The Italian conductor's concerts with both orchestras were highly anticipated events — Muti was the Philadelphia Orchestra's music director from 1980 to 1992, and he was considered by many observers to be a prime candidate to succeed Daniel Barenboim as the Chicago Symphony's music director — and each orchestra had scheduled an extra non-subscription concert with Muti to meet anticipated demand.
But a spokesperson for the conductor told The Philadelphia Inquirer yesterday that Muti's case of the flu has been "going on for weeks, and he can't shake it."
Yet Muti was able to spend part of last week traveling in Malta. According to a report in The Malta Independent, the conductor visited the tiny Mediterranean nation to explore "opportunities to organize artistic and musical activities in Malta in the coming months." Sunday's Times of Malta (October 29) reports that he visited two historic opera houses in the town of Victoria on the Maltese island of Gozo last Wednesday and Thursday (October 25-26), attending rehearsals and meeting with cast members and officials as well as with the orchestra of the Accademia Musicale Siciliana, which was performing on the island.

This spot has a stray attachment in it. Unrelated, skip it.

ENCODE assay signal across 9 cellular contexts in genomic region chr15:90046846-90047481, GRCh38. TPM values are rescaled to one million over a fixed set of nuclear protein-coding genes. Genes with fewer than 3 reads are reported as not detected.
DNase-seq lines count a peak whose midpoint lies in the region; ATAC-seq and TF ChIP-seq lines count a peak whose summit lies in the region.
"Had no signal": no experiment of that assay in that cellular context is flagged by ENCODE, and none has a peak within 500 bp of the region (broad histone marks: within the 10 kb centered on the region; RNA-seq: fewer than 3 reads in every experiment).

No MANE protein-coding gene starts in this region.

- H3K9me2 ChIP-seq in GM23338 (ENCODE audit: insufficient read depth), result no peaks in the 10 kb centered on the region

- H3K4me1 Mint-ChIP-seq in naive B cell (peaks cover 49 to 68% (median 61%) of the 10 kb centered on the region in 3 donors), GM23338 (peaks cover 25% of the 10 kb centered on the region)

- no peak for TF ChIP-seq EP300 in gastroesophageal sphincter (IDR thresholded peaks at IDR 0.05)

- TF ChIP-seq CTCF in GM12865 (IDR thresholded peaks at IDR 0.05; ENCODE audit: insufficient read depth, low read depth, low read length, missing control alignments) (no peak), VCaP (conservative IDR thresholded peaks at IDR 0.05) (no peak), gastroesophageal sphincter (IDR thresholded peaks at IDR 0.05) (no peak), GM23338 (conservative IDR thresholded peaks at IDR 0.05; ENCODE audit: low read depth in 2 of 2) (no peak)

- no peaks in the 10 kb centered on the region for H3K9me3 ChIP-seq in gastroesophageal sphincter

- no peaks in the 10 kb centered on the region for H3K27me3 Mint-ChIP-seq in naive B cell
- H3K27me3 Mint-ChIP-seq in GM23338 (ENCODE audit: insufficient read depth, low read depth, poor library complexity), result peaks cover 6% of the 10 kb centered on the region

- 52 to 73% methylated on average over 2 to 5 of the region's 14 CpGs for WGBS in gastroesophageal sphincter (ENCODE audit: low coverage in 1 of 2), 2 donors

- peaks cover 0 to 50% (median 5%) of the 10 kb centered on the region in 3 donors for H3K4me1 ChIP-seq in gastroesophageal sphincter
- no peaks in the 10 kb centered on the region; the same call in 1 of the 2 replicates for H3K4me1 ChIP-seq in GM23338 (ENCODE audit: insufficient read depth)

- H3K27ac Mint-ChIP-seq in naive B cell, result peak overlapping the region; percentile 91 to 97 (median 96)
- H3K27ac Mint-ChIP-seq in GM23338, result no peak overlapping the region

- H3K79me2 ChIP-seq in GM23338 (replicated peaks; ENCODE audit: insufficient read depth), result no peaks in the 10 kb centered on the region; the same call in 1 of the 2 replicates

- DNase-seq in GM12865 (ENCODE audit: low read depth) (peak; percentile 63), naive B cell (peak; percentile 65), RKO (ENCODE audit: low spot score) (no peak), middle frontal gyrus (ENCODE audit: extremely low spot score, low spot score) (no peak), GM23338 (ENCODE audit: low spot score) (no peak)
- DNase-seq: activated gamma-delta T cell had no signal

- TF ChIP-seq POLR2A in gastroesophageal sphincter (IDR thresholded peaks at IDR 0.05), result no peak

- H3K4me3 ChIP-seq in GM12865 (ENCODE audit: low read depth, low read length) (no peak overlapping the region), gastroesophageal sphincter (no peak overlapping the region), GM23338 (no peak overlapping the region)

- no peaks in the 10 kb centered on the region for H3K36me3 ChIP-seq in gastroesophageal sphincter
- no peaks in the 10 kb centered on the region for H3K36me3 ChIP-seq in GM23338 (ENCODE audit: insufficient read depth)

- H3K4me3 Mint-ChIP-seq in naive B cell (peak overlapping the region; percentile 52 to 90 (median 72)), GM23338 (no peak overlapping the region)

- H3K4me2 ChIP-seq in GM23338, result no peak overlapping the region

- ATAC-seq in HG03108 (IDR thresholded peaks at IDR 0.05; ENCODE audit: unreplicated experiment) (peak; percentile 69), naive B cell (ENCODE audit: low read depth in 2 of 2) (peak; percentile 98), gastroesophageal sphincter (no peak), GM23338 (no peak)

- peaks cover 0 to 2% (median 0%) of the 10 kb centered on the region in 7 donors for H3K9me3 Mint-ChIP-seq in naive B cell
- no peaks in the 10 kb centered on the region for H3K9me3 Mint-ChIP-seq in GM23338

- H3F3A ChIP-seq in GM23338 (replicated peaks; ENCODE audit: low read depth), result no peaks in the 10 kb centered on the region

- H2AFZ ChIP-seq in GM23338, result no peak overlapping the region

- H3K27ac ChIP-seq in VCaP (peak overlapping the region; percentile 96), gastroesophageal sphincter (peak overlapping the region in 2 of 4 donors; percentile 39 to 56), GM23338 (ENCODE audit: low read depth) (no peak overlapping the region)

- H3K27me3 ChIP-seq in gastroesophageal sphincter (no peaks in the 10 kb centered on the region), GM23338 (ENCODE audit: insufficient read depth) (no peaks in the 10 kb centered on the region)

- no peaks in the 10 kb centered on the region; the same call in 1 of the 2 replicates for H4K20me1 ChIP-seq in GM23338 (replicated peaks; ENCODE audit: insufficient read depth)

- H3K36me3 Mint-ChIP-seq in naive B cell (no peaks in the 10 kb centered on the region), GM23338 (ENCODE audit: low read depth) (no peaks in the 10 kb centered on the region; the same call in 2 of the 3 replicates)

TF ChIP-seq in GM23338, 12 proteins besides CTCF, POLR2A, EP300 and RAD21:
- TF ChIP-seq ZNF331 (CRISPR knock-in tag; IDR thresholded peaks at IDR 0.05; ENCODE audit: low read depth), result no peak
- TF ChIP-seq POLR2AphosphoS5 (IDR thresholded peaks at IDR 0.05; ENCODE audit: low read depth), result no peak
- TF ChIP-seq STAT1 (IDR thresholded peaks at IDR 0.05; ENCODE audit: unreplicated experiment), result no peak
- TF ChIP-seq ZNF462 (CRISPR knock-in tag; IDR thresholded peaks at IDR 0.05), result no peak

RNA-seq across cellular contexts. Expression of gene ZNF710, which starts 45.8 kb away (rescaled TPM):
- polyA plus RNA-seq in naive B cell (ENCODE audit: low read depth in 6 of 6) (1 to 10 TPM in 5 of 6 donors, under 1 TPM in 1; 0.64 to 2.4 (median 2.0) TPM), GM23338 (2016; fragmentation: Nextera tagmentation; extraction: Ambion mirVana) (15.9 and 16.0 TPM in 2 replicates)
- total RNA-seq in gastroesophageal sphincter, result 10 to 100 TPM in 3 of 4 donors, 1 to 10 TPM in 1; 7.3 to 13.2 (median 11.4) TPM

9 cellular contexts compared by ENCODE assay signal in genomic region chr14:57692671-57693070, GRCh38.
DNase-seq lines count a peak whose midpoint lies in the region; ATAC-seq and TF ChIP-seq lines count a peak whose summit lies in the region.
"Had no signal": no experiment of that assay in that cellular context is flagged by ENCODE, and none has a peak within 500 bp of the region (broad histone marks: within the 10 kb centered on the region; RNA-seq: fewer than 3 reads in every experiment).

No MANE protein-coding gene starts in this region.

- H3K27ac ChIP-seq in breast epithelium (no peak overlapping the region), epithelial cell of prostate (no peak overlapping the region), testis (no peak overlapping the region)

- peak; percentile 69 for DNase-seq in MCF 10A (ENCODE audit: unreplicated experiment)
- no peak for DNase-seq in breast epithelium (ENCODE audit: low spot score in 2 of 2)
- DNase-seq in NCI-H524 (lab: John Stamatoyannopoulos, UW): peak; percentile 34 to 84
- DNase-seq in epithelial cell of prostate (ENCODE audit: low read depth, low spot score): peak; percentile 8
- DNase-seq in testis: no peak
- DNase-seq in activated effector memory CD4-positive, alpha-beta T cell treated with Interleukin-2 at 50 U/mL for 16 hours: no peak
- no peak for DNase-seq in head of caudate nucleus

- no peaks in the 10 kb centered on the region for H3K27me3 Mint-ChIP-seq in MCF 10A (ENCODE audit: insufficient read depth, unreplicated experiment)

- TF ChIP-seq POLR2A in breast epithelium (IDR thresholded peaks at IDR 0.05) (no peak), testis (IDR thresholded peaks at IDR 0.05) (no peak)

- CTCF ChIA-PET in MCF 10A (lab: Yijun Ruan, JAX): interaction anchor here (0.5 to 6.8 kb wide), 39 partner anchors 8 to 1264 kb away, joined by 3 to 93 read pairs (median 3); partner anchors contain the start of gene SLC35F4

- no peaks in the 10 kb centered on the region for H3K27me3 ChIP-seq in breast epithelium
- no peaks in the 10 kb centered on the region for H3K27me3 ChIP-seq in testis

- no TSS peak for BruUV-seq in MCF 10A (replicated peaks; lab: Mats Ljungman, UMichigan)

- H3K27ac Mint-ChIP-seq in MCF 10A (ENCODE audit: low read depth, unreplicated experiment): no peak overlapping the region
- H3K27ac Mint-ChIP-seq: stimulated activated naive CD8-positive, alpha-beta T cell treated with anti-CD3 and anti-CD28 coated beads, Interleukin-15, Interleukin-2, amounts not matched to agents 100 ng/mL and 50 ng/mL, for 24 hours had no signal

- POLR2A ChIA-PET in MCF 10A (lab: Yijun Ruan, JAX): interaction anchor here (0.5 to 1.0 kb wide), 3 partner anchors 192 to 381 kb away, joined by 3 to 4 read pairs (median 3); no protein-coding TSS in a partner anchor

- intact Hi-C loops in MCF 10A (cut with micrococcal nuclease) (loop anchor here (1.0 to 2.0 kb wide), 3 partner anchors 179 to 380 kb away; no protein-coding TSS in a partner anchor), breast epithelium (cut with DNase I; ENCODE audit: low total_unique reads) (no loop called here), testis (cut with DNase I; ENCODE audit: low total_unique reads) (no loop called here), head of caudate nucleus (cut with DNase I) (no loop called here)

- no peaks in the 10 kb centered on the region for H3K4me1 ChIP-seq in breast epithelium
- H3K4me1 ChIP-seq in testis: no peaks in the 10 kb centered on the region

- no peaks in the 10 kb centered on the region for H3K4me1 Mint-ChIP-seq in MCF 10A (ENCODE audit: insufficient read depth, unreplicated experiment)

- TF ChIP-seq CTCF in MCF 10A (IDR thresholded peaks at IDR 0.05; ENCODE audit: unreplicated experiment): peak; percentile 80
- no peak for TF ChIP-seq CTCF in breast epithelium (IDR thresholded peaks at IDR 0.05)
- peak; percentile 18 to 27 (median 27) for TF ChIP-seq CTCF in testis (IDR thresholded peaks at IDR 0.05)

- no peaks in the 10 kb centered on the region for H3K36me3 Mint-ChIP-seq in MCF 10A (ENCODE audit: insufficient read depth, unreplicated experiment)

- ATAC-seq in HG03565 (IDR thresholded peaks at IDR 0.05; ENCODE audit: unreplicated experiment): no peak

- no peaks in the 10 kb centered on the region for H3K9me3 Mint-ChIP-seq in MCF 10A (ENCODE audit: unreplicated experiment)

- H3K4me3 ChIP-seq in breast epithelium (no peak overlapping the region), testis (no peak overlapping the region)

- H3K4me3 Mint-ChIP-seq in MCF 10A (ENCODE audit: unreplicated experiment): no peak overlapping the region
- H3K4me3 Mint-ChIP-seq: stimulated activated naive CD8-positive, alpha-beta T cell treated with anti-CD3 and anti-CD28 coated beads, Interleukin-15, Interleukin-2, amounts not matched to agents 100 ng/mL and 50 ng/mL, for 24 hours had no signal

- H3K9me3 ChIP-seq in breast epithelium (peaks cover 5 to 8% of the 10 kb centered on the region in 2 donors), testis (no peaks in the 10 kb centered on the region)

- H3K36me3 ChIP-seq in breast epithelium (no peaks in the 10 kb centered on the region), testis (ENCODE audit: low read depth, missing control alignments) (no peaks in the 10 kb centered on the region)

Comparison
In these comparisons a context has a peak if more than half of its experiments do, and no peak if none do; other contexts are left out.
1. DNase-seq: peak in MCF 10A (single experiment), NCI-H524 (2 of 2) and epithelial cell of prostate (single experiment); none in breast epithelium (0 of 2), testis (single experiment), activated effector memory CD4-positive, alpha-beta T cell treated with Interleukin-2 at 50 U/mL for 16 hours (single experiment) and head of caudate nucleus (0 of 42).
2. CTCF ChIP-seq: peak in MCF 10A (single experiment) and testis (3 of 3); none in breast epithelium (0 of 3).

Replacing Muti on the podium for the Philadelphia Orchestra's subscription concerts this Thursday through Saturday (November 2-4) will be the esteemed Estonian conductor Neeme J‹rvi. Currently music director of the New Jersey Symphony Orchestra and chief conductor of the Residentie Orkest in The Hague. J‹rvi is also music director emeritus or laureate of the Detroit Symphony, the Royal Scottish National Orchestra and the Gothenburg Symphony. (It was during his tenure that the Gothenburg SO was designated the national orchestra of Sweden.) He has built up a formidable discography, in particular on the Chandos and BIS labels, and he is currently recording a cycle of the Tchaikovsky symphonies for Deutsche Grammophon. In addition, Neeme J‹rvi is known as a musical patriarch: his daughter Maarika is an active flutist, and his sons Kristjan and Paavo are both noted conductors in their own right.
There will be one change in the Philadelphia program: Paul Hindemith's Nobilissima visione, previously scheduled, will be replaced by the same composer's Symphonic Metamorphosis of Themes by Carl Maria von Weber. The rest of the program remains as planned: Franz Schubert's Overture to Rosamunde and Fourth Symphony and Richard Strauss's Tod und Verkl‹rung ("Death and Transfiguration").
In Chicago next Friday (November 10), the young French conductor Ludovic Morlot will fill in for Muti. A Seiji Ozawa Fellowship Conductor at the Tanglewood Music Center in 2001, Morlot has since 2004 been assistant conductor to James Levine at the Boston Symphony; he has also conducted the New York Philharmonic and the Ensemble Intercontemporain, as well as members of the Chicago Symphony in the orchestra's MusicNOW series. The November 10 concert, which will be Morlot's debut with the full CSO, will feature Tchaikovsky's Symphony No. 4; the remainder of the program will be announced later.
The extra non-subscription performances Muti was to have led — on Tuesday, November 7 in Philadelphia and Thursday, November 9 in Chicago — have been cancelled.